I never heard of Victor before DWTS as I am not a fan or follower of boxing. I researched him and learned that while we may not like the sport and wished he had chosen a different path I think Victor had no other path.
Just a little background on him. Some we saw touched on during his package, but I learned more. When Victor was 7years old his mother left the family for another man. His father an alcoholic beat the children because of being so angry at his wife. Shortly after his father insisted Victor take up boxing. Five years later the father abandoned Victor and his 5 siblings. They were put in the Kansas Foster Care System. Victor was just 12 years old. In 2002 his oldest sister became a legal adult and moved to Colorado and Victor and his younger brother left Kansas and moved in with her in Denver, CO.
While there he started training at the Salvation Army Red Shield Community Center where he was noted by former heavyweight boxing contender Ron Lyle who had become a supervisor at the center. In 2003, Lyle guided Ortiz to a Junior Olympics tournament, where, at the age of sixteen, he won the 132-pound weight division with a perfect 5-0 record. This time, he was noticed by another former boxer Robert Garcia who had held the IBF Super Featherweight Championship during the 1990s. Robert Garcia was based in CA, but offered to train Victor and so Victor accepted and moved there. He then trained where he began training at Oxnard's famous La Colonia Youth Boxing Club.
Garcia later became Victor's legal guardian and while there Victor graduated from Pacifica High School. At age seventeen, Ortiz reached the United States Olympic boxing trials in the 132-pound weight class, where he was eliminated in the final stages.
Victor Ortiz turned professional later in 2004 while still only seventeen years of age. When he reached the age of eighteen in 2005 and became a legal adult, he gained custody of his younger brother, who is now a college student. Ortiz continues to reside in CA.
I didn't mean to bore anyone with all the details, but my point is that I think boxing found him and may have actually saved his life. Victor didn't have the life that many other young people are offered. I know my own son played hockey for 13 years, but it was an extremely expensive sport and that was years ago. He later changed to football in high school and went on to play for two years at the University of Nebraska until love struck and he met the love of his life and transferred to the college she attended and ended up becoming a 4th grade school teacher. He is still involved with football as he is a coach for the 8th grade team and runs a summer camp for young kids every summer.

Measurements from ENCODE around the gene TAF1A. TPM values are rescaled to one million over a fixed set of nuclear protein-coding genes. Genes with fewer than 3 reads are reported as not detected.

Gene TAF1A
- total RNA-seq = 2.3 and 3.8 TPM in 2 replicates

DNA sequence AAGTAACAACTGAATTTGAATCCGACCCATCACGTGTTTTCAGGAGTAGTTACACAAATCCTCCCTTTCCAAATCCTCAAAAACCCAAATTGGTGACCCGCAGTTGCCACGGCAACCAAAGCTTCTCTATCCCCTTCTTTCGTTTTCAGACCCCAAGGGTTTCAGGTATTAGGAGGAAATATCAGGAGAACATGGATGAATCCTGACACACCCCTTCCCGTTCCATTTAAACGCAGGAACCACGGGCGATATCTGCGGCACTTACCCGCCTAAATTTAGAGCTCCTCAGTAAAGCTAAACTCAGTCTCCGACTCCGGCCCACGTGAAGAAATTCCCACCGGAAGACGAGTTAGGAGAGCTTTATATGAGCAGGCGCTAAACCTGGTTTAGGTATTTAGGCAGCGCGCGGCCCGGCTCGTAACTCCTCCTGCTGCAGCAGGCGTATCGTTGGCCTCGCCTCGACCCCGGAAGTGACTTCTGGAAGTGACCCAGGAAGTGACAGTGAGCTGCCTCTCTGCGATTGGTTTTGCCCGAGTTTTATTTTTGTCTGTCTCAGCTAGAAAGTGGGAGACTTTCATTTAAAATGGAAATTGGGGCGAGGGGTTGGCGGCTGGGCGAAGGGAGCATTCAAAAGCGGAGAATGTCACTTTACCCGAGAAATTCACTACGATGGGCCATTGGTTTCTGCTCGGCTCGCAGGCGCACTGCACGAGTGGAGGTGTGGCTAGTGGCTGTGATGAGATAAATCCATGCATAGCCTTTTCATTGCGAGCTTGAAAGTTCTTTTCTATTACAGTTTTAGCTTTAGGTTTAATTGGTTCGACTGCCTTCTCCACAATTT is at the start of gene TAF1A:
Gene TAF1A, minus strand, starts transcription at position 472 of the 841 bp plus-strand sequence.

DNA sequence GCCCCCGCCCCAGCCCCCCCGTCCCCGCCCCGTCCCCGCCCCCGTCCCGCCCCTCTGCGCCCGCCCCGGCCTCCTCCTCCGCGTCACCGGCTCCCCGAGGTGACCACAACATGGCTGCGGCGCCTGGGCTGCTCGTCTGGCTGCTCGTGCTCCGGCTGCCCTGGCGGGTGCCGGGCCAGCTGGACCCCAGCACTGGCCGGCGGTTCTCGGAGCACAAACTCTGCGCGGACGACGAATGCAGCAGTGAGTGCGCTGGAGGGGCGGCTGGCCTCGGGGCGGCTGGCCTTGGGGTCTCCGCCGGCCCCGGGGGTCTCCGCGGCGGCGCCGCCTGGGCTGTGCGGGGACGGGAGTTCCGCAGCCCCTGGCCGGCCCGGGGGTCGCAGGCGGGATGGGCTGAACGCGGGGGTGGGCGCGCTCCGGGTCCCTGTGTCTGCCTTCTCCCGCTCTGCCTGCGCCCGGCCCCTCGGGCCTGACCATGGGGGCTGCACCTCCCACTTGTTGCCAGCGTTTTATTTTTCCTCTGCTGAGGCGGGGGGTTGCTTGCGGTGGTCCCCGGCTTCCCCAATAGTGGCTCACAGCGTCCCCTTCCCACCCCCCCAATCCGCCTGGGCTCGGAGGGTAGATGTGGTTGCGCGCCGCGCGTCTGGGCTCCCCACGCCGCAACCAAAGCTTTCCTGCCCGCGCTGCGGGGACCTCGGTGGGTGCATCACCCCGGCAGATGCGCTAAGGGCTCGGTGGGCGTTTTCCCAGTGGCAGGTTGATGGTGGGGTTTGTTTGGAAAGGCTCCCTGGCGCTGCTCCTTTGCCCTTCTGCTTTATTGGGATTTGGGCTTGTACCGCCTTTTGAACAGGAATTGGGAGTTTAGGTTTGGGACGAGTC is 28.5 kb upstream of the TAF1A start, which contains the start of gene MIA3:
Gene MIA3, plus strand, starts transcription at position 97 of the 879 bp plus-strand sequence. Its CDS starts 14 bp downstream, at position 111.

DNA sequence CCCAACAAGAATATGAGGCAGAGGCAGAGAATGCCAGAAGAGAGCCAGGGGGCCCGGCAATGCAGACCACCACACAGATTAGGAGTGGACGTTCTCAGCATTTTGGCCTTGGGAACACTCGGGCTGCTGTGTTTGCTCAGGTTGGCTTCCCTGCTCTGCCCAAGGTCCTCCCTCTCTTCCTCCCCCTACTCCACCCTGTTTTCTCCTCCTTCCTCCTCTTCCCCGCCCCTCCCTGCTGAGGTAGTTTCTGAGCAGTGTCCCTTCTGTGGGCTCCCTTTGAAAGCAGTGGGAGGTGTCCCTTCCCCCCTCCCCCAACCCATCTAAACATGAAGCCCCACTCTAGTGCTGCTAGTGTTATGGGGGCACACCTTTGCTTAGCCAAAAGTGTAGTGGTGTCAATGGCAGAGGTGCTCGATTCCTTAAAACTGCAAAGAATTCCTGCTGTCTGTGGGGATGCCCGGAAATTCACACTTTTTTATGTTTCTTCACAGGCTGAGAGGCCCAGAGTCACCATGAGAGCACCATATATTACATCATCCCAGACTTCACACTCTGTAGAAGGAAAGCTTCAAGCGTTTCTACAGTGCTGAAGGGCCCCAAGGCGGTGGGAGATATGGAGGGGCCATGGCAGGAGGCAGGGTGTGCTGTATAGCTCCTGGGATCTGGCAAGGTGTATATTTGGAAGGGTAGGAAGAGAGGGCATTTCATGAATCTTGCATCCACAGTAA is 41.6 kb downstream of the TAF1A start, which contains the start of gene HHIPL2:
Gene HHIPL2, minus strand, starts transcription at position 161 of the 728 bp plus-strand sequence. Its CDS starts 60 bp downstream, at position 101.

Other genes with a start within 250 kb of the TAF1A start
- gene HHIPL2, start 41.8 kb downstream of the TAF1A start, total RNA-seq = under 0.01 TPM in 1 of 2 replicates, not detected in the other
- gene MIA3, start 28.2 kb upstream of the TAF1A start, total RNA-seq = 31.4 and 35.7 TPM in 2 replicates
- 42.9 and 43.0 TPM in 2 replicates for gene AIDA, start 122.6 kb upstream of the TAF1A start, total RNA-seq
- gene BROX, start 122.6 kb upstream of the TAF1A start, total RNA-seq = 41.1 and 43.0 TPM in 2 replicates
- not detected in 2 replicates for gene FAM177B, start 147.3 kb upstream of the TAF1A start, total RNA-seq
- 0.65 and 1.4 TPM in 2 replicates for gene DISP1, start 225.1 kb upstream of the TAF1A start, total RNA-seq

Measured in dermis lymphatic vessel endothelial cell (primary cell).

While we may not like the violence of many sports, IMO I think they teach young kids so much. Organized sports can help kids grow in many ways. Sports help children develop physical skills, get exercise, make friends, have fun, learn to play as a member of a team, learn to play fair, and improve self-esteem.
Granted sports are not for everyone, and I think it depends on the child as well as parent involvement to support them if it is something they want to do. Definitely, not a case of trying to relive your own life through your child. If a child has no interest then I never believe a child should be forced to do so.
Back to Victor I really do believe that boxing found him. He may have started out because his alcoholic father forced him to, but I am sure it was an outlet for Victor away from what his home life must have been like. Again, not trying to sway anyone's opinion regarding boxing, but just some information and thoughts and jmho.